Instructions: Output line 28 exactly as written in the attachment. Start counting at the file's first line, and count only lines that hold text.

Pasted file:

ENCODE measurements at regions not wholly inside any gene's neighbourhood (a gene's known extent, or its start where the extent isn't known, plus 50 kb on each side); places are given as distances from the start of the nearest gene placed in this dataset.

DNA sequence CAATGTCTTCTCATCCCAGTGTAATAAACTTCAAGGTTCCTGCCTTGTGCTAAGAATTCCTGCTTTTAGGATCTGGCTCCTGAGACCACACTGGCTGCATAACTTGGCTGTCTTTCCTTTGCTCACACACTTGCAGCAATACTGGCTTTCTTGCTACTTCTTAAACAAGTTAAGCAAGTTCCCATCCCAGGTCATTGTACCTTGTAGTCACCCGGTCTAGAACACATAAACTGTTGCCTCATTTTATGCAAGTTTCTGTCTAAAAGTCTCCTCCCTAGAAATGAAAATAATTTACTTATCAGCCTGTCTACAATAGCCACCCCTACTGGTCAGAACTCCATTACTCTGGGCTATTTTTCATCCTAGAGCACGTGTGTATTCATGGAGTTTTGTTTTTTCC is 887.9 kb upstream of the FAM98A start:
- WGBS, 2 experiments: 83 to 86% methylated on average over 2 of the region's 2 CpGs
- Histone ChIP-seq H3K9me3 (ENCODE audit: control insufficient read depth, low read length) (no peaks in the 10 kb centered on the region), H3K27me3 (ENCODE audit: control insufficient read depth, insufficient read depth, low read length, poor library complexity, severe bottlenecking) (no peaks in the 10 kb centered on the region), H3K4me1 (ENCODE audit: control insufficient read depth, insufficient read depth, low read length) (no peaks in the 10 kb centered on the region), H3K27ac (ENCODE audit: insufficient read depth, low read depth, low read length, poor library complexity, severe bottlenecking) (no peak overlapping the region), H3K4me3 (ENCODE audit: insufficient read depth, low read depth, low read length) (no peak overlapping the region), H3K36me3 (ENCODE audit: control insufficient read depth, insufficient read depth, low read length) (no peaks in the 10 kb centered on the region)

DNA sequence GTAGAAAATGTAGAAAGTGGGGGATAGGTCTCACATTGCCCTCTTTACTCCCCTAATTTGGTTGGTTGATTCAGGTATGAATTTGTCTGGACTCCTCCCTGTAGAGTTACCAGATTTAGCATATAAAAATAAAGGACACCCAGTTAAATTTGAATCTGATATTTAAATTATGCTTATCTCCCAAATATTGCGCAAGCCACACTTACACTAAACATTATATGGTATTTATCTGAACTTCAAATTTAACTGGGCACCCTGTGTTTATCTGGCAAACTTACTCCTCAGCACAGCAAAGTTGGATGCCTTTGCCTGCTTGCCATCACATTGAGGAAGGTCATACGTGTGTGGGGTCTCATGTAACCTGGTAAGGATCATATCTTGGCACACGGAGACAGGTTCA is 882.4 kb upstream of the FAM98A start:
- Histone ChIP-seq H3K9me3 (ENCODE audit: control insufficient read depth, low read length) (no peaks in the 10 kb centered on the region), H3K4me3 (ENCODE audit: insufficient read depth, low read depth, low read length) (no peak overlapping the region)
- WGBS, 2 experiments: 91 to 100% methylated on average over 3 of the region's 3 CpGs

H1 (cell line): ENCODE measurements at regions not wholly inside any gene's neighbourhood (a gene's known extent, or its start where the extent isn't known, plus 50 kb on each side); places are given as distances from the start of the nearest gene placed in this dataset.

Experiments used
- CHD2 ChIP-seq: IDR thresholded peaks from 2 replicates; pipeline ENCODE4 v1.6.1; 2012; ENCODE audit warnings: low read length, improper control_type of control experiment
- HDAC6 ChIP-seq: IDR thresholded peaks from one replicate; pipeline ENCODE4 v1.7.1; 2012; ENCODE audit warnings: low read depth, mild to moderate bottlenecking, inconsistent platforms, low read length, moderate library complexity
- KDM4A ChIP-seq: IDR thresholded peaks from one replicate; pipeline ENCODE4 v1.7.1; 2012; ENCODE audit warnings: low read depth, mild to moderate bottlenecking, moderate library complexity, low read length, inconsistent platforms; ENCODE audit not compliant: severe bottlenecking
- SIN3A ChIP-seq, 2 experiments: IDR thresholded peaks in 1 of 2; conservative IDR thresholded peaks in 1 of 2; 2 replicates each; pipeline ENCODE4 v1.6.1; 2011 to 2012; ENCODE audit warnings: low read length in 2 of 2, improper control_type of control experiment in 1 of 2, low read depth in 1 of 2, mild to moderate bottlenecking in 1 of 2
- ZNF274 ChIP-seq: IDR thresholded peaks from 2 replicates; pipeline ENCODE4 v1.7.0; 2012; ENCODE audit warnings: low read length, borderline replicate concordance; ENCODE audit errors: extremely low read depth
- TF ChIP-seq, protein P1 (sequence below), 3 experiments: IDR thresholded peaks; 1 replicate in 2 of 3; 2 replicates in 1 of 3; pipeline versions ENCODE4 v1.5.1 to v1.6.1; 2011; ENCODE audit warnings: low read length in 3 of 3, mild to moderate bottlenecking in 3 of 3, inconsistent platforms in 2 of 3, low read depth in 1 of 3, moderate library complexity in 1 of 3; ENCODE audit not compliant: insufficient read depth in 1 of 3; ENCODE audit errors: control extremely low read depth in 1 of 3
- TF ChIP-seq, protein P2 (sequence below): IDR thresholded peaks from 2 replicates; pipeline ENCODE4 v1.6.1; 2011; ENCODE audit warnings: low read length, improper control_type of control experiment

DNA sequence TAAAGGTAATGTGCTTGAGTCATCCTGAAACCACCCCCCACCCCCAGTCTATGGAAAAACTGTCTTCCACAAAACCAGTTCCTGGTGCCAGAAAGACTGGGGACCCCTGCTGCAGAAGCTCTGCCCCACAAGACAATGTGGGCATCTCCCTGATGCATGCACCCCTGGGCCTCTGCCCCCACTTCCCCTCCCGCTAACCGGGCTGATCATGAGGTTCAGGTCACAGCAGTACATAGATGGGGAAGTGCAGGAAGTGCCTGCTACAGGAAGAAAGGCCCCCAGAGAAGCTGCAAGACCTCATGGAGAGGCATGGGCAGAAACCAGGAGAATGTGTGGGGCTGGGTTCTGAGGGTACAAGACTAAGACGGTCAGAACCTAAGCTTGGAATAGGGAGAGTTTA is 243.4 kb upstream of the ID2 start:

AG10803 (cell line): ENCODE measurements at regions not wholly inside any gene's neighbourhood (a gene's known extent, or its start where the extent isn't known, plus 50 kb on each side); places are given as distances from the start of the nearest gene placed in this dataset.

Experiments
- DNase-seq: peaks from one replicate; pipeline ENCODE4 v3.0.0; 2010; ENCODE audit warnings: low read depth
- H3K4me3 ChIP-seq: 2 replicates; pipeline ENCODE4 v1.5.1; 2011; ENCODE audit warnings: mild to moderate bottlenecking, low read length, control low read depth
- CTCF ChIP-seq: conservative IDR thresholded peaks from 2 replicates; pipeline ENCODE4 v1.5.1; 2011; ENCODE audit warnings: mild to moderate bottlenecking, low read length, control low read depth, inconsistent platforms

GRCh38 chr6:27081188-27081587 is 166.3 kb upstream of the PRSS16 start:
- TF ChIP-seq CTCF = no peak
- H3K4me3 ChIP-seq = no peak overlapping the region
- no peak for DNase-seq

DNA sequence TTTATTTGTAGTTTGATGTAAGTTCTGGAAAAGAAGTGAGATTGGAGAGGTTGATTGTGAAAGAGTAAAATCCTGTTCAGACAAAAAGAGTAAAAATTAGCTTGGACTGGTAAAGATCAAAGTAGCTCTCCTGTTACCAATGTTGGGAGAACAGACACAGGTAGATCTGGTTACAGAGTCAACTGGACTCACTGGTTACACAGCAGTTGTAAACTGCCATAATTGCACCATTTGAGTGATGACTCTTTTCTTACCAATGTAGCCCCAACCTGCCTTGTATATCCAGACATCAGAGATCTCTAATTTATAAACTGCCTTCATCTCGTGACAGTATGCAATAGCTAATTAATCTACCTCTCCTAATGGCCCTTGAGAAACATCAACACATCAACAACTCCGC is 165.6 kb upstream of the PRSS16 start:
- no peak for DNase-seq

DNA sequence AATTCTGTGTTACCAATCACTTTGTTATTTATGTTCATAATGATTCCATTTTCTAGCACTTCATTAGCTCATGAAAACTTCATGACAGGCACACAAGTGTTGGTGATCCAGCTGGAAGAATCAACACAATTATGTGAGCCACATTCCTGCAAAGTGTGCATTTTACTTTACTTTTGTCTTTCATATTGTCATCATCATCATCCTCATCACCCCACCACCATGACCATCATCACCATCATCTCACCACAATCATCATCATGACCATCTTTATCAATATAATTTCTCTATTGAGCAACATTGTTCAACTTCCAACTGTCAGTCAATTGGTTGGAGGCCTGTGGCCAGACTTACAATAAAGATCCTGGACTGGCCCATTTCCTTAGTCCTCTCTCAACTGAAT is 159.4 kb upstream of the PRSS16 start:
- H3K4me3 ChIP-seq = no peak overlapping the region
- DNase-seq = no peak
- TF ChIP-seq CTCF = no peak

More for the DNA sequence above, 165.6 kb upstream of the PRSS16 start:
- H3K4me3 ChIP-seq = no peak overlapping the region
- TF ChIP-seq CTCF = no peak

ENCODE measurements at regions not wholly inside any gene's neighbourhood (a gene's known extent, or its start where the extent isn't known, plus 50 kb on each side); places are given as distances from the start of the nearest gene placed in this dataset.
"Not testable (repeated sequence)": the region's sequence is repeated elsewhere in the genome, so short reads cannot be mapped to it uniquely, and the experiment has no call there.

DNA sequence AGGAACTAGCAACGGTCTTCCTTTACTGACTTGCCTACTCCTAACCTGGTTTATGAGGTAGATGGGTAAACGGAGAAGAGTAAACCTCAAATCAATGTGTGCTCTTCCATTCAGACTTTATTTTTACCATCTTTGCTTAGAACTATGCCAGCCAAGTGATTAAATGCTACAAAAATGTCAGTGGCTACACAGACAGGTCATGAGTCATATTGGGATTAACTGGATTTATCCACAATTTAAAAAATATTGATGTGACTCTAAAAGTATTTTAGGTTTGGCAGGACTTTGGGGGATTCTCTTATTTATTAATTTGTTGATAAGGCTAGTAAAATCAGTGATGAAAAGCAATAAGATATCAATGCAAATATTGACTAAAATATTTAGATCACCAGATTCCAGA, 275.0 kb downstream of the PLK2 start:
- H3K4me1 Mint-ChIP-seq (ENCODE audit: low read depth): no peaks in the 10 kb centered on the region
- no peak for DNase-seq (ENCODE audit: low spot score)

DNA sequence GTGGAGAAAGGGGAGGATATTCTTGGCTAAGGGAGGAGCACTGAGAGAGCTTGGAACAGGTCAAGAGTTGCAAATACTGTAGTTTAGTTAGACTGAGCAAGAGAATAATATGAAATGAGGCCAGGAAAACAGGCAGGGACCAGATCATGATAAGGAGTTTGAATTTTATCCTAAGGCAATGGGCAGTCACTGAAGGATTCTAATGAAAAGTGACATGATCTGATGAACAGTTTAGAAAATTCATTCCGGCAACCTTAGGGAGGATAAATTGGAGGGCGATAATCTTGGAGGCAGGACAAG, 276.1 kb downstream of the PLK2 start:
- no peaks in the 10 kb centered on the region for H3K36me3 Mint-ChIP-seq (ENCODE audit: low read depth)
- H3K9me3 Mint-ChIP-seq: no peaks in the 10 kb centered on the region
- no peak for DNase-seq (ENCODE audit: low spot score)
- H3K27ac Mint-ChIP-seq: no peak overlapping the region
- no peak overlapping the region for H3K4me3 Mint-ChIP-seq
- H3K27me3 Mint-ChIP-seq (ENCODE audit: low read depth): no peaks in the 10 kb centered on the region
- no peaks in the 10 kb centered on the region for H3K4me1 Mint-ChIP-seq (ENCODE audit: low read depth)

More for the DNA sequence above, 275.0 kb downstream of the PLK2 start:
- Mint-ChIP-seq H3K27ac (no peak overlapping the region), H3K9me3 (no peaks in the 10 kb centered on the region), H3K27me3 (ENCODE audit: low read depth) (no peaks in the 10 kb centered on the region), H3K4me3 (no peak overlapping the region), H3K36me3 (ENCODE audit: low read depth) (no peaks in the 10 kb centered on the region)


- no peak for DNase-seq